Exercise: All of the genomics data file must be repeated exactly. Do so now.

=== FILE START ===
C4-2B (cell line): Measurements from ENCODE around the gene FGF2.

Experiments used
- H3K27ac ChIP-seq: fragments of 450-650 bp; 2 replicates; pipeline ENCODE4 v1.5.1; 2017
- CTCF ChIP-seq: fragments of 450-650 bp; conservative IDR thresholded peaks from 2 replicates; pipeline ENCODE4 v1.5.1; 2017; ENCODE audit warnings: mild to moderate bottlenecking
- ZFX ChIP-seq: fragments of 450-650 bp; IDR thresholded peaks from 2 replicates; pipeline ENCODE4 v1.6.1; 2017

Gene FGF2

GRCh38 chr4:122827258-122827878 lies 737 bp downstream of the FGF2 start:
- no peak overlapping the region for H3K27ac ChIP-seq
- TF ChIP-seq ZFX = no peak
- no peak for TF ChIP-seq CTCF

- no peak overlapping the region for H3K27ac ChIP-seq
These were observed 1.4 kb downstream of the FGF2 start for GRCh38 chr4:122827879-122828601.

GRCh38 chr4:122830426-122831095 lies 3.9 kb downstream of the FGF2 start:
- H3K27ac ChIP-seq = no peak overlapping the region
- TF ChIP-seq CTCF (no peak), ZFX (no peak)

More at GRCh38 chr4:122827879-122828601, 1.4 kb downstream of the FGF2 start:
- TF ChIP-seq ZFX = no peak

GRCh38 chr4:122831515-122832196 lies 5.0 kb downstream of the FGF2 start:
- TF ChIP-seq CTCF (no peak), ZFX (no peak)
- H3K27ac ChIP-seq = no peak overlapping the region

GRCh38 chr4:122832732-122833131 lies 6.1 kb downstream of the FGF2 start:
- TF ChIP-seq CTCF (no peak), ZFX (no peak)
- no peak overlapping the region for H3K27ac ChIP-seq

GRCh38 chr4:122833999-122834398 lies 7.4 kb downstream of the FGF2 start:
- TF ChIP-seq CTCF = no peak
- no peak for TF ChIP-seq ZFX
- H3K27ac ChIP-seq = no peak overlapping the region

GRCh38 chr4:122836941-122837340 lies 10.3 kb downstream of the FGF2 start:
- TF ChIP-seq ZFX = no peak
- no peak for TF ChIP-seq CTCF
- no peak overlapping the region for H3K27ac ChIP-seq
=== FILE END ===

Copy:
C4-2B (cell line): Measurements from ENCODE around the gene FGF2.

Experiments used
- H3K27ac ChIP-seq: fragments of 450-650 bp; 2 replicates; pipeline ENCODE4 v1.5.1; 2017
- CTCF ChIP-seq: fragments of 450-650 bp; conservative IDR thresholded peaks from 2 replicates; pipeline ENCODE4 v1.5.1; 2017; ENCODE audit warnings: mild to moderate bottlenecking
- ZFX ChIP-seq: fragments of 450-650 bp; IDR thresholded peaks from 2 replicates; pipeline ENCODE4 v1.6.1; 2017

Gene FGF2

GRCh38 chr4:122827258-122827878 lies 737 bp downstream of the FGF2 start:
- no peak overlapping the region for H3K27ac ChIP-seq
- TF ChIP-seq ZFX = no peak
- no peak for TF ChIP-seq CTCF

- no peak overlapping the region for H3K27ac ChIP-seq
These were observed 1.4 kb downstream of the FGF2 start for GRCh38 chr4:122827879-122828601.

GRCh38 chr4:122830426-122831095 lies 3.9 kb downstream of the FGF2 start:
- H3K27ac ChIP-seq = no peak overlapping the region
- TF ChIP-seq CTCF (no peak), ZFX (no peak)

More at GRCh38 chr4:122827879-122828601, 1.4 kb downstream of the FGF2 start:
- TF ChIP-seq ZFX = no peak

GRCh38 chr4:122831515-122832196 lies 5.0 kb downstream of the FGF2 start:
- TF ChIP-seq CTCF (no peak), ZFX (no peak)
- H3K27ac ChIP-seq = no peak overlapping the region

GRCh38 chr4:122832732-122833131 lies 6.1 kb downstream of the FGF2 start:
- TF ChIP-seq CTCF (no peak), ZFX (no peak)
- no peak overlapping the region for H3K27ac ChIP-seq

GRCh38 chr4:122833999-122834398 lies 7.4 kb downstream of the FGF2 start:
- TF ChIP-seq CTCF = no peak
- no peak for TF ChIP-seq ZFX
- H3K27ac ChIP-seq = no peak overlapping the region

GRCh38 chr4:122836941-122837340 lies 10.3 kb downstream of the FGF2 start:
- TF ChIP-seq ZFX = no peak
- no peak for TF ChIP-seq CTCF
- no peak overlapping the region for H3K27ac ChIP-seq